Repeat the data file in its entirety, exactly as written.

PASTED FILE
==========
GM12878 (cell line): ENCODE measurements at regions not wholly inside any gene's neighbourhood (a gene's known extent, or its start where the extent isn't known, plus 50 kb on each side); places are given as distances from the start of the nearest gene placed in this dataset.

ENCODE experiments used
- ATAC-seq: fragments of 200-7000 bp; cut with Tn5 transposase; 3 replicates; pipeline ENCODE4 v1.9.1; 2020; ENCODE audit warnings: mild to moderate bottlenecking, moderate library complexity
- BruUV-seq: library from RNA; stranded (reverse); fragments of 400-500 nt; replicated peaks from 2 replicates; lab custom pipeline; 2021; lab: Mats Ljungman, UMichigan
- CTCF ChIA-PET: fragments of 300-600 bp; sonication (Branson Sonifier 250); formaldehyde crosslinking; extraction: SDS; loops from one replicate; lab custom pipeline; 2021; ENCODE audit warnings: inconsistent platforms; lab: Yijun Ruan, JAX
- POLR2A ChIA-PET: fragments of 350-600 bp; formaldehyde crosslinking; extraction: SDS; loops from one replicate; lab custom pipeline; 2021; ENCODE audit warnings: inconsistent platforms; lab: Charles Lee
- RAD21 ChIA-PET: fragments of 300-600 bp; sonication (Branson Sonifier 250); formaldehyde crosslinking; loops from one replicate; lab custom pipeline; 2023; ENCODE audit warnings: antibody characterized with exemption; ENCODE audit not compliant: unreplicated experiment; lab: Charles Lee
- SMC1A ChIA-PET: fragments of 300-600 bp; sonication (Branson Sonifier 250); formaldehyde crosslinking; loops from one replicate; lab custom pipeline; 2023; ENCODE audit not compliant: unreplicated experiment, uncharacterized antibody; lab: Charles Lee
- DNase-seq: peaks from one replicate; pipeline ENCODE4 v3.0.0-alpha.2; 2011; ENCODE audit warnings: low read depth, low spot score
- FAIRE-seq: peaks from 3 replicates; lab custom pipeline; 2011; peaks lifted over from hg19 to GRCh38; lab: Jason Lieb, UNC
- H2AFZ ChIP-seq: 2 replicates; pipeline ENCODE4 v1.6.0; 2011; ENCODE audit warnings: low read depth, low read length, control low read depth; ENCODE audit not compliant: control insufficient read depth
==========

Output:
GM12878 (cell line): ENCODE measurements at regions not wholly inside any gene's neighbourhood (a gene's known extent, or its start where the extent isn't known, plus 50 kb on each side); places are given as distances from the start of the nearest gene placed in this dataset.

ENCODE experiments used
- ATAC-seq: fragments of 200-7000 bp; cut with Tn5 transposase; 3 replicates; pipeline ENCODE4 v1.9.1; 2020; ENCODE audit warnings: mild to moderate bottlenecking, moderate library complexity
- BruUV-seq: library from RNA; stranded (reverse); fragments of 400-500 nt; replicated peaks from 2 replicates; lab custom pipeline; 2021; lab: Mats Ljungman, UMichigan
- CTCF ChIA-PET: fragments of 300-600 bp; sonication (Branson Sonifier 250); formaldehyde crosslinking; extraction: SDS; loops from one replicate; lab custom pipeline; 2021; ENCODE audit warnings: inconsistent platforms; lab: Yijun Ruan, JAX
- POLR2A ChIA-PET: fragments of 350-600 bp; formaldehyde crosslinking; extraction: SDS; loops from one replicate; lab custom pipeline; 2021; ENCODE audit warnings: inconsistent platforms; lab: Charles Lee
- RAD21 ChIA-PET: fragments of 300-600 bp; sonication (Branson Sonifier 250); formaldehyde crosslinking; loops from one replicate; lab custom pipeline; 2023; ENCODE audit warnings: antibody characterized with exemption; ENCODE audit not compliant: unreplicated experiment; lab: Charles Lee
- SMC1A ChIA-PET: fragments of 300-600 bp; sonication (Branson Sonifier 250); formaldehyde crosslinking; loops from one replicate; lab custom pipeline; 2023; ENCODE audit not compliant: unreplicated experiment, uncharacterized antibody; lab: Charles Lee
- DNase-seq: peaks from one replicate; pipeline ENCODE4 v3.0.0-alpha.2; 2011; ENCODE audit warnings: low read depth, low spot score
- FAIRE-seq: peaks from 3 replicates; lab custom pipeline; 2011; peaks lifted over from hg19 to GRCh38; lab: Jason Lieb, UNC
- H2AFZ ChIP-seq: 2 replicates; pipeline ENCODE4 v1.6.0; 2011; ENCODE audit warnings: low read depth, low read length, control low read depth; ENCODE audit not compliant: control insufficient read depth